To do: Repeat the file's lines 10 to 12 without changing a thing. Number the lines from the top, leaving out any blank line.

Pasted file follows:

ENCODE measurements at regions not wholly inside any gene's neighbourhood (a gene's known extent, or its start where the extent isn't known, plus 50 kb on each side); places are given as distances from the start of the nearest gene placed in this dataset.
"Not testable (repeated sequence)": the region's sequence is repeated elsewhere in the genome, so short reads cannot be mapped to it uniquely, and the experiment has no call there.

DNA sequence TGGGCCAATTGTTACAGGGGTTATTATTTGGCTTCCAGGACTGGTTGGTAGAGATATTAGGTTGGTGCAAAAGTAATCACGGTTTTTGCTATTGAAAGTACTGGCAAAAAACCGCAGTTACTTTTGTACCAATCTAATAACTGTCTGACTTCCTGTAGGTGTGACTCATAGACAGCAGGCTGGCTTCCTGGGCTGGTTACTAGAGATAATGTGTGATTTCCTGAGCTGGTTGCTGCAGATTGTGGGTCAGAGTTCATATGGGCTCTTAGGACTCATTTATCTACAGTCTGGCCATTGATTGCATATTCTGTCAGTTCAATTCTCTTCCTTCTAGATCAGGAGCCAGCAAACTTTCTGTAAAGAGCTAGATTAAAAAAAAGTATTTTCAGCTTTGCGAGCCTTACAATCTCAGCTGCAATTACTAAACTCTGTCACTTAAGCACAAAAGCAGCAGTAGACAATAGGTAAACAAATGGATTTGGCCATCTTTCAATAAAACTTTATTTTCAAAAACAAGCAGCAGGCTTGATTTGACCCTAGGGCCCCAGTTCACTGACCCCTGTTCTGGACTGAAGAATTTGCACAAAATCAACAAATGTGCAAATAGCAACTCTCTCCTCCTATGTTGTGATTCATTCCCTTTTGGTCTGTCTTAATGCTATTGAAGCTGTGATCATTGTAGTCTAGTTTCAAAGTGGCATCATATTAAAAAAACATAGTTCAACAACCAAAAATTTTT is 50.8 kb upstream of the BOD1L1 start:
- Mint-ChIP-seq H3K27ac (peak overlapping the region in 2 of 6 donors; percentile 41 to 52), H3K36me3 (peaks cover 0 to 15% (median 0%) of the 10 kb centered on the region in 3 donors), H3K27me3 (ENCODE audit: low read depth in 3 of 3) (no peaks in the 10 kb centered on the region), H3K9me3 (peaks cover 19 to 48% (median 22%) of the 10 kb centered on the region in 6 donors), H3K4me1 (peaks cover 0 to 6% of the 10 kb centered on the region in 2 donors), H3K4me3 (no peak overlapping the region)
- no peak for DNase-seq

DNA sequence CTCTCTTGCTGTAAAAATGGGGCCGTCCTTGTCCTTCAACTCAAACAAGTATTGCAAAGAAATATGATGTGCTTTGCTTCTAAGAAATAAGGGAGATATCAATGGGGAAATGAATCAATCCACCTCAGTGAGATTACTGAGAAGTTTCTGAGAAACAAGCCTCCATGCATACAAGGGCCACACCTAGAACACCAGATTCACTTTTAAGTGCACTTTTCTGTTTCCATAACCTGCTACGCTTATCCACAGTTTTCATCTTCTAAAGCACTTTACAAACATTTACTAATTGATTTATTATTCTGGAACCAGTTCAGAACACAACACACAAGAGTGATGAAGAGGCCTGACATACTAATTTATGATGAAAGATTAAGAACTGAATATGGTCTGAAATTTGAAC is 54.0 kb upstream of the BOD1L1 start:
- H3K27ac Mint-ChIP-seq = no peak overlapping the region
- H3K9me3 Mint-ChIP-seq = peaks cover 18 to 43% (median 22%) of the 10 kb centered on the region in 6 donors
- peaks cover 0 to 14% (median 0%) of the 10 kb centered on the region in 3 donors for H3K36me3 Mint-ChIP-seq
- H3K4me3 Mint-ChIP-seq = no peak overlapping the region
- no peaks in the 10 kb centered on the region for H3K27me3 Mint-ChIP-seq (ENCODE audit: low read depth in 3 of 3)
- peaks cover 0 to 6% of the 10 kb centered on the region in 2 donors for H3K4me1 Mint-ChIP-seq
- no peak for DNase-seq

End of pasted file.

- H3K4me3 Mint-ChIP-seq = no peak overlapping the region
- no peaks in the 10 kb centered on the region for H3K27me3 Mint-ChIP-seq (ENCODE audit: low read depth in 3 of 3)
- peaks cover 0 to 6% of the 10 kb centered on the region in 2 donors for H3K4me1 Mint-ChIP-seq